The specification for junior cycle mathematics focuses on developing students’ ability to think logically, strategically, critically, and creatively through the Unifying strand and the four contextual strands: Number; Geometry and trigonometry; Algebra and functions; and Statistics and probability.
The specification has been designed for a minimum of 240 hours timetabled student engagement across the three years of junior cycle. This is a minimum and schools should be aware that there are students who would benefit from an engagement of more than than 240 hours to realise the national improvement targets set out in the Literacy and Numeracy strategy (DES,2011).
This strand permeates all of the contextual strands and is composed of the six elements of the specification, which are shown below.
There is no specific content linked to this strand; rather, its learning outcomes underpin the rest of the specification. Each learning outcome in this strand is applicable to all of the activities and content of the other four strands—for example, students should be able to draw on all of their mathematical knowledge and skills to solve a problem or to communicate mathematics.
Furthermore, the elements of this strand are interdependent, so that students should develop the different skills associated with each element in tandem rather than in isolation – for example, engaging in problem-solving can help students improve their understanding of building blocks and their ability to make connections within mathematics.
This strand focuses on different aspects of number, laying the groundwork for the transition from arithmetic to algebra. Learners explore different representations of numbers and the connections between them, as well as the properties and relationships of binary operations. They investigate number patterns, and use ratio and proportionality to solve a variety of problems in numerous contexts. Learners are expected to be able to use calculators appropriately and accurately, as well as to carry out calculations by hand and mentally. They appreciate when it is appropriate to use estimation and approximation, including to check the reasonableness of results.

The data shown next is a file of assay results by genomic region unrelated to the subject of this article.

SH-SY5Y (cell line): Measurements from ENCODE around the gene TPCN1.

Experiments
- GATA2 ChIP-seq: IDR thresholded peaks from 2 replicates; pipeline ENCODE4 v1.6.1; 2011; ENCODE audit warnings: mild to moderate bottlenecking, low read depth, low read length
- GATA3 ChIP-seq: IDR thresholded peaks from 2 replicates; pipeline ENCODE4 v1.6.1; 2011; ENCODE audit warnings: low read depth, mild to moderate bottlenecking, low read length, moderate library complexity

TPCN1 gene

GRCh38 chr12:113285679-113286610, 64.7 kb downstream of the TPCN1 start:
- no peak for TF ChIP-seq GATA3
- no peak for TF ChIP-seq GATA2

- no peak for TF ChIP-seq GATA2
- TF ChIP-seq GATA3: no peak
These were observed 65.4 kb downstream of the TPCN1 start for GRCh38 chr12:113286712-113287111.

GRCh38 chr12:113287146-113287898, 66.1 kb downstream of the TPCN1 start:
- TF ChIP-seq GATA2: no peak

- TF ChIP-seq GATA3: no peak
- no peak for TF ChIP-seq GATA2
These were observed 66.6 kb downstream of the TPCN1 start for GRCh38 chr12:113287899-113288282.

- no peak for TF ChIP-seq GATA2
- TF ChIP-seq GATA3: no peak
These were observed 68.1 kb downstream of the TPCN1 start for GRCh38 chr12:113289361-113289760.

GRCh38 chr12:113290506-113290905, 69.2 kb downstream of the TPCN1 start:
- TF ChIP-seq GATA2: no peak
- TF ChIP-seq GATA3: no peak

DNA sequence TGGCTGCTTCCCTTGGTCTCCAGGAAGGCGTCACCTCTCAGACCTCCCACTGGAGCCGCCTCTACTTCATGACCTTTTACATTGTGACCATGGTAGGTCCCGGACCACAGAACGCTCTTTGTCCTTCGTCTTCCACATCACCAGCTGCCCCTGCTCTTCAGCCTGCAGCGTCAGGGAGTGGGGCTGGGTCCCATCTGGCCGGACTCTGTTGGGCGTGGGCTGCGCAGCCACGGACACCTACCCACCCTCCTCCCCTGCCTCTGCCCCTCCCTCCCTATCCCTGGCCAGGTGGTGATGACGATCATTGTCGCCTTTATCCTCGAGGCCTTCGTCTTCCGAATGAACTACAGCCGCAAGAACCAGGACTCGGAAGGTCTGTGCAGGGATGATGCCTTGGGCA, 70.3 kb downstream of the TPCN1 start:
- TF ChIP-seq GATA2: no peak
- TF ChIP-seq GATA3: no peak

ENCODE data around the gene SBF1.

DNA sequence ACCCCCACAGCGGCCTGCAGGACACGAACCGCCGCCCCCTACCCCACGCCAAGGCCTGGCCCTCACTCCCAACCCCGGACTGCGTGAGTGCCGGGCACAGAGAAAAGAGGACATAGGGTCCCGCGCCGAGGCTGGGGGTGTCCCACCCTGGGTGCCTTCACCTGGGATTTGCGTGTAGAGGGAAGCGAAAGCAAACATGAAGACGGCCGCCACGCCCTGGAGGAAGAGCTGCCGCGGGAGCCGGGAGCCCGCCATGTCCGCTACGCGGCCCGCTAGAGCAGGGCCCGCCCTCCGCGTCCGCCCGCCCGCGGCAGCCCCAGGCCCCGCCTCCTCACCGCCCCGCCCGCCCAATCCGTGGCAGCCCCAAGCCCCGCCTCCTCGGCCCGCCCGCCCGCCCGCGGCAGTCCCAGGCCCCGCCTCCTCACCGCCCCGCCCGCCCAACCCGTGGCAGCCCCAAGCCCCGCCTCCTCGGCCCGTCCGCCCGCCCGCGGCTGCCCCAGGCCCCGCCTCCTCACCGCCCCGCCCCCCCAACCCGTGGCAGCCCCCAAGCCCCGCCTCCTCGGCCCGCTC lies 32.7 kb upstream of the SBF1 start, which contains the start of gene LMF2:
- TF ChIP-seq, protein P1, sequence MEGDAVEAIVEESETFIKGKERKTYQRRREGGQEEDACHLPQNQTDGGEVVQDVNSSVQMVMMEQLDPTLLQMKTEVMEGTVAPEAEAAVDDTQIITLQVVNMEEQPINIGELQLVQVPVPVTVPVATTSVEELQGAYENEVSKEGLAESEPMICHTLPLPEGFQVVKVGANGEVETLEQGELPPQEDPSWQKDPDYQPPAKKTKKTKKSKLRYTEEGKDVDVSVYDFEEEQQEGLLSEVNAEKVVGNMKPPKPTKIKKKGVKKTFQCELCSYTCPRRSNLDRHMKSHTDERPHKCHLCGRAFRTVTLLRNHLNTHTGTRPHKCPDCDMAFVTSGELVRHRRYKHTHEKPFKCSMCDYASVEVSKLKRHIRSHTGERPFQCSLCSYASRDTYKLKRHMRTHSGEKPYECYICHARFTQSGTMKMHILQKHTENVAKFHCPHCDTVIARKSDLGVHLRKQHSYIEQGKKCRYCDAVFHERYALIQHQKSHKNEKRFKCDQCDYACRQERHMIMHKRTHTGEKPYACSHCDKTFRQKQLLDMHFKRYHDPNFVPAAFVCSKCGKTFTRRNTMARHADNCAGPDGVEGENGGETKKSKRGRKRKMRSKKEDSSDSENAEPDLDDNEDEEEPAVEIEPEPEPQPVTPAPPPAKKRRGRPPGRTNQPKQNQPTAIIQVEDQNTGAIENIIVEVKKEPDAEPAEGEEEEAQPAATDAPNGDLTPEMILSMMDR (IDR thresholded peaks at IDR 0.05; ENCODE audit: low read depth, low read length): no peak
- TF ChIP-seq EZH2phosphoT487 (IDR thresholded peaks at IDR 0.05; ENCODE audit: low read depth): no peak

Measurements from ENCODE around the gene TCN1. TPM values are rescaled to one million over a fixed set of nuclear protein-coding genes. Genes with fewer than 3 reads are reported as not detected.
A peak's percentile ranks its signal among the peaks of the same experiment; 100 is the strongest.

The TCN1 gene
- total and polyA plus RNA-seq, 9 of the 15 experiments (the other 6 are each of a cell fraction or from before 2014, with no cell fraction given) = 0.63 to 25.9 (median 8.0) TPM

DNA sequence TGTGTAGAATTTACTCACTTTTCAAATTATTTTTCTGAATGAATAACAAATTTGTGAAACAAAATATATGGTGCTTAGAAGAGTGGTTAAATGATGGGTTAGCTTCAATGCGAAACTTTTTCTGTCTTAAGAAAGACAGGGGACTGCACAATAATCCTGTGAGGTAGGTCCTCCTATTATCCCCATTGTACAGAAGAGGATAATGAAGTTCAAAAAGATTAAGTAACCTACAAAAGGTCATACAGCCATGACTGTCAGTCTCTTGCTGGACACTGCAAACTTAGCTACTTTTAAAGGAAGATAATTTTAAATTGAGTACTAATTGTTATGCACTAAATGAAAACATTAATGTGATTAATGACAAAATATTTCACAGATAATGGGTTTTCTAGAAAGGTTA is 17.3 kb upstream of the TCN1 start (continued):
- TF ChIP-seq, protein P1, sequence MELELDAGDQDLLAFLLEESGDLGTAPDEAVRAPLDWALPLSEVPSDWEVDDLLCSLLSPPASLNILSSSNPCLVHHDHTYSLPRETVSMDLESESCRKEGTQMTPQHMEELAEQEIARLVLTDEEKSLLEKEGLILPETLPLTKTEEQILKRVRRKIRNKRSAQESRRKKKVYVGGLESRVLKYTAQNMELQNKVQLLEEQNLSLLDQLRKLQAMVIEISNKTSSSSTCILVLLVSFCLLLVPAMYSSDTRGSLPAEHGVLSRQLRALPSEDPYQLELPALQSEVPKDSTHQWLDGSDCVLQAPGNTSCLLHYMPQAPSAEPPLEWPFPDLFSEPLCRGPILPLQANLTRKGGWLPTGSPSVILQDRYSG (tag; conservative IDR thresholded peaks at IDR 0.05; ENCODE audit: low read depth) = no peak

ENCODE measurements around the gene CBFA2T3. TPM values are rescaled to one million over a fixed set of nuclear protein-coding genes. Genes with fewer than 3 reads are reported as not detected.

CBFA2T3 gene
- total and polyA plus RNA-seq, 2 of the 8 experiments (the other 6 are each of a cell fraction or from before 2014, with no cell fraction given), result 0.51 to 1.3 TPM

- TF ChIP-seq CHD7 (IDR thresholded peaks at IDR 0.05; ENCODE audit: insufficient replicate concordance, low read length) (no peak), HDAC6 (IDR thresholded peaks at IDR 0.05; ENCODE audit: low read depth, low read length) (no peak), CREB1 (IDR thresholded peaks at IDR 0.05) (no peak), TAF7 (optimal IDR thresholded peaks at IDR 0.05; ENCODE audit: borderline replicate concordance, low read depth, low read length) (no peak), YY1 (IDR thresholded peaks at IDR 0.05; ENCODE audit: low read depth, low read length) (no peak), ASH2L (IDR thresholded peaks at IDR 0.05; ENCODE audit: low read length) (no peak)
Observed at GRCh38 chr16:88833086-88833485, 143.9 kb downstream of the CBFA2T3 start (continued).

This strand focuses on analysing characteristics and properties of two- and three-dimensional geometric shapes. Learners use geometry and trigonometry to model and solve problems involving area, length, volume, and angle measure. They develop mathematical arguments about geometric relationships and explore the concept of formal proof, using deduction to establish the validity of certain geometric conjectures and critiquing the arguments of others.
This strand focuses on representing and analysing patterns and relationships found in numbers. Building on their work in the Number strand, learners generalise their observations, expressing, interpreting, and justifying general mathematical statements in words and in symbolic notation. They use the idea of equality to form and interpret equations, and the syntactic rules of algebra to transform expressions and solve equations. Learners explore and analyse the relationships between tables, diagrams, graphs, words, and algebraic expressions as representations of functions.
This strand focuses on determining probability from random events and generating and investigating data. Students explore the relationship between experimental and theoretical probability as well as completing a data investigation; from formulating a question and designing the investigation through to interpreting their results in context and communicating their findings. Learners use graphical and numerical tools, including summary statistics and the concepts and processes of probability, to explore and analyse patterns in data. Through these activities, learners gain an understanding of data anaysis as a tool for learning about the world.